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Long term functional limitations in survivors of ARDS
  1. S Cooper
  1. Whittington Hospital, London, samanthacooper{at}

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One hundred and nine survivors of ARDS (mean age 45 years) were assessed at 3, 6 and 12 months after discharge from ICUs in Toronto. Patients had a mild restrictive pattern on lung function testing with mild to moderate reduction in carbon monoxide transfer factor at 3 months and, although this improved slightly (by 9%), it only reached 72% of predicted values.

Of the other end points assessed, the distance walked in 6 minutes improved over the 12 months but still remained lower than predicted (66%). The persistent functional limitation was largely a result of muscle wasting and weakness and, to a lesser extent, to entrapment neuropathy, heterotopic ossification, and intrinsic pulmonary morbidity. These sequelae were not compared with a control group of ICU survivors who did not have ARDS, so the consequences may not be specific to the syndrome but upshots of any severe critical illness. The absence of systemic corticosteroid treatment, the absence of illness acquired during the ICU stay, and rapid resolution of the lung injury and multiorgan failure were associated with a better outcome at 1 year.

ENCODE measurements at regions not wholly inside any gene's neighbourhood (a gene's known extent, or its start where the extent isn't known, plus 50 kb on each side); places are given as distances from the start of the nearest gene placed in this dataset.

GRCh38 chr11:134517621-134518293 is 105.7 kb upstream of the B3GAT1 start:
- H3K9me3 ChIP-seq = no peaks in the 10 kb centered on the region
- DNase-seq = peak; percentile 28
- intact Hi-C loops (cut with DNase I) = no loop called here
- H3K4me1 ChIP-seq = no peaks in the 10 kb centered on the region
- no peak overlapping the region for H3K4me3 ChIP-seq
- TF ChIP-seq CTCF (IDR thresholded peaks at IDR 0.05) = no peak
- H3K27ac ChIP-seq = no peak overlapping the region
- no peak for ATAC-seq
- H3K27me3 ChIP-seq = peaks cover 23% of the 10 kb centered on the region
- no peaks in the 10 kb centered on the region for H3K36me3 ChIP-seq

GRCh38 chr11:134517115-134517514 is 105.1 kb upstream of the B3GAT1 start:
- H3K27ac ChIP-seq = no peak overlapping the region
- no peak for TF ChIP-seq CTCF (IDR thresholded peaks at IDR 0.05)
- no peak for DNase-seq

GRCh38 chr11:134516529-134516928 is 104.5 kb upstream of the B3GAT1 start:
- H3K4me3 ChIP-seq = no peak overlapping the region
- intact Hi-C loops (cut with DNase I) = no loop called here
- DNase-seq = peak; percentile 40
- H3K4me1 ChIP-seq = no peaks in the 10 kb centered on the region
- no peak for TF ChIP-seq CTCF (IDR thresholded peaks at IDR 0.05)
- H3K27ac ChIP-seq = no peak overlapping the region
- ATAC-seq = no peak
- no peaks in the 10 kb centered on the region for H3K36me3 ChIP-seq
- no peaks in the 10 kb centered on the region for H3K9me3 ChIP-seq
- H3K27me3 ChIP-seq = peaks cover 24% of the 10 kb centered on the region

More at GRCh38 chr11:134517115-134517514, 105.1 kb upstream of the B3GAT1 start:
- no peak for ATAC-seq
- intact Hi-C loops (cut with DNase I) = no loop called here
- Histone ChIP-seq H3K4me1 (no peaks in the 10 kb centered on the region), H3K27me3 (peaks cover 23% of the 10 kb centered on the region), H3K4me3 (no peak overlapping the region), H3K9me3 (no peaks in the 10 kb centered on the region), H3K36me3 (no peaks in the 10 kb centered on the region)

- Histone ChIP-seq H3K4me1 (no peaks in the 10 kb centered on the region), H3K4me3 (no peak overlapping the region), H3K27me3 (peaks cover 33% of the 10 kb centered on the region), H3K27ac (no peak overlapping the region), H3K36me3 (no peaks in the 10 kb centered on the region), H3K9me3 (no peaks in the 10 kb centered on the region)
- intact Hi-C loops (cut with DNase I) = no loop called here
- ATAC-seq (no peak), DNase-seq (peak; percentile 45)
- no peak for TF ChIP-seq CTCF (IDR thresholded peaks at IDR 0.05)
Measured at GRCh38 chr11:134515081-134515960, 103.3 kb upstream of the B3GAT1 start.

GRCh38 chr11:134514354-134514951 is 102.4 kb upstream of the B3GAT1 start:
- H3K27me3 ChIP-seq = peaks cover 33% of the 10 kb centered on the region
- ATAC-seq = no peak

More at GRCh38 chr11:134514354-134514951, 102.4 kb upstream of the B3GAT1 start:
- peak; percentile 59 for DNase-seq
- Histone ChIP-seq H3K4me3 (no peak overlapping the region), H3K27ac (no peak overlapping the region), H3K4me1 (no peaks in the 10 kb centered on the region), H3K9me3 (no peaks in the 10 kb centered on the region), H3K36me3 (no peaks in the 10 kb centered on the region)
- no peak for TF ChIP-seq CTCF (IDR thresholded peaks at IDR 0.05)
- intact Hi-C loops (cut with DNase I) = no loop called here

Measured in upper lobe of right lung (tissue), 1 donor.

Survivors of ARDS thus have persistent functional disability and reduced carbon monoxide transfer factor at 1 year after discharge from ICUs. However, these features may not be specific to ARDS.

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